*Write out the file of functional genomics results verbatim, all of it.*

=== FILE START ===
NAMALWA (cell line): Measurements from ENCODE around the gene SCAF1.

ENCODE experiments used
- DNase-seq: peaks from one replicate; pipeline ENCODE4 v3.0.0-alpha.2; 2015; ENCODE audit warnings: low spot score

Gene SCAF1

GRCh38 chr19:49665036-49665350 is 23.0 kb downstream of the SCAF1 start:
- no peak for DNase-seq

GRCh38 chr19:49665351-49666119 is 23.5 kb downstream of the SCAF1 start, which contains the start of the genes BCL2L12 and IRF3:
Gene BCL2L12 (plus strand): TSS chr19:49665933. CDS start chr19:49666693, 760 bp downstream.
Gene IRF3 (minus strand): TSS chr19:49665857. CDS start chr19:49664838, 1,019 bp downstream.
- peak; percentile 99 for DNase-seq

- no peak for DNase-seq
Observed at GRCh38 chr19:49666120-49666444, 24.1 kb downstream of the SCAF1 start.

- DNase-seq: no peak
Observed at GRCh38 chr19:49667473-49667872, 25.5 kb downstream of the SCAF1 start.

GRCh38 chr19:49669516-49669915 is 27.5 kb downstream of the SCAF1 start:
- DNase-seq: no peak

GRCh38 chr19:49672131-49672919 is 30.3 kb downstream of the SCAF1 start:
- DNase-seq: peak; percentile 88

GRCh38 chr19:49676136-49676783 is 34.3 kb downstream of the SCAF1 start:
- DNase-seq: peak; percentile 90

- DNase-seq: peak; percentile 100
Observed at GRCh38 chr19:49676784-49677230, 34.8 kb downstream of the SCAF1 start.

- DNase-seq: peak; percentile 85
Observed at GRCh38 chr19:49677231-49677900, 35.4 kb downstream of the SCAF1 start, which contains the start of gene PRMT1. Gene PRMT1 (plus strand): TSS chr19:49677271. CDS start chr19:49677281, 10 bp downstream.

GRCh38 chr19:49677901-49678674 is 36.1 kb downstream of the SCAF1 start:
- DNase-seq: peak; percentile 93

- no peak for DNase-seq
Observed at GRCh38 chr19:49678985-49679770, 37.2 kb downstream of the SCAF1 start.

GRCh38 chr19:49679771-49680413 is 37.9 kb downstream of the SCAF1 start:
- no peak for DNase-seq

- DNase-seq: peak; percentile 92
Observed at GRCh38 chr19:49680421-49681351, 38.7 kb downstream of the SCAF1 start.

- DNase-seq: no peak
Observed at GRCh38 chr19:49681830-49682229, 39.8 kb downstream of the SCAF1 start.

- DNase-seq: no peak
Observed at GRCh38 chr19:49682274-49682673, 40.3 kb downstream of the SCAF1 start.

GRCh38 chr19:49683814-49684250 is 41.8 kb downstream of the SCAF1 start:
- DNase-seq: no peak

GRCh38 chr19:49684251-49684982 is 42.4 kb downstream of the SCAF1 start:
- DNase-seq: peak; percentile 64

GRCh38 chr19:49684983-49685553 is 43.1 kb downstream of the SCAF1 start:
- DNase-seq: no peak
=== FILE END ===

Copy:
NAMALWA (cell line): Measurements from ENCODE around the gene SCAF1.

ENCODE experiments used
- DNase-seq: peaks from one replicate; pipeline ENCODE4 v3.0.0-alpha.2; 2015; ENCODE audit warnings: low spot score

Gene SCAF1

GRCh38 chr19:49665036-49665350 is 23.0 kb downstream of the SCAF1 start:
- no peak for DNase-seq

GRCh38 chr19:49665351-49666119 is 23.5 kb downstream of the SCAF1 start, which contains the start of the genes BCL2L12 and IRF3:
Gene BCL2L12 (plus strand): TSS chr19:49665933. CDS start chr19:49666693, 760 bp downstream.
Gene IRF3 (minus strand): TSS chr19:49665857. CDS start chr19:49664838, 1,019 bp downstream.
- peak; percentile 99 for DNase-seq

- no peak for DNase-seq
Observed at GRCh38 chr19:49666120-49666444, 24.1 kb downstream of the SCAF1 start.

- DNase-seq: no peak
Observed at GRCh38 chr19:49667473-49667872, 25.5 kb downstream of the SCAF1 start.

GRCh38 chr19:49669516-49669915 is 27.5 kb downstream of the SCAF1 start:
- DNase-seq: no peak

GRCh38 chr19:49672131-49672919 is 30.3 kb downstream of the SCAF1 start:
- DNase-seq: peak; percentile 88

GRCh38 chr19:49676136-49676783 is 34.3 kb downstream of the SCAF1 start:
- DNase-seq: peak; percentile 90

- DNase-seq: peak; percentile 100
Observed at GRCh38 chr19:49676784-49677230, 34.8 kb downstream of the SCAF1 start.

- DNase-seq: peak; percentile 85
Observed at GRCh38 chr19:49677231-49677900, 35.4 kb downstream of the SCAF1 start, which contains the start of gene PRMT1. Gene PRMT1 (plus strand): TSS chr19:49677271. CDS start chr19:49677281, 10 bp downstream.

GRCh38 chr19:49677901-49678674 is 36.1 kb downstream of the SCAF1 start:
- DNase-seq: peak; percentile 93

- no peak for DNase-seq
Observed at GRCh38 chr19:49678985-49679770, 37.2 kb downstream of the SCAF1 start.

GRCh38 chr19:49679771-49680413 is 37.9 kb downstream of the SCAF1 start:
- no peak for DNase-seq

- DNase-seq: peak; percentile 92
Observed at GRCh38 chr19:49680421-49681351, 38.7 kb downstream of the SCAF1 start.

- DNase-seq: no peak
Observed at GRCh38 chr19:49681830-49682229, 39.8 kb downstream of the SCAF1 start.

- DNase-seq: no peak
Observed at GRCh38 chr19:49682274-49682673, 40.3 kb downstream of the SCAF1 start.

GRCh38 chr19:49683814-49684250 is 41.8 kb downstream of the SCAF1 start:
- DNase-seq: no peak

GRCh38 chr19:49684251-49684982 is 42.4 kb downstream of the SCAF1 start:
- DNase-seq: peak; percentile 64

GRCh38 chr19:49684983-49685553 is 43.1 kb downstream of the SCAF1 start:
- DNase-seq: no peak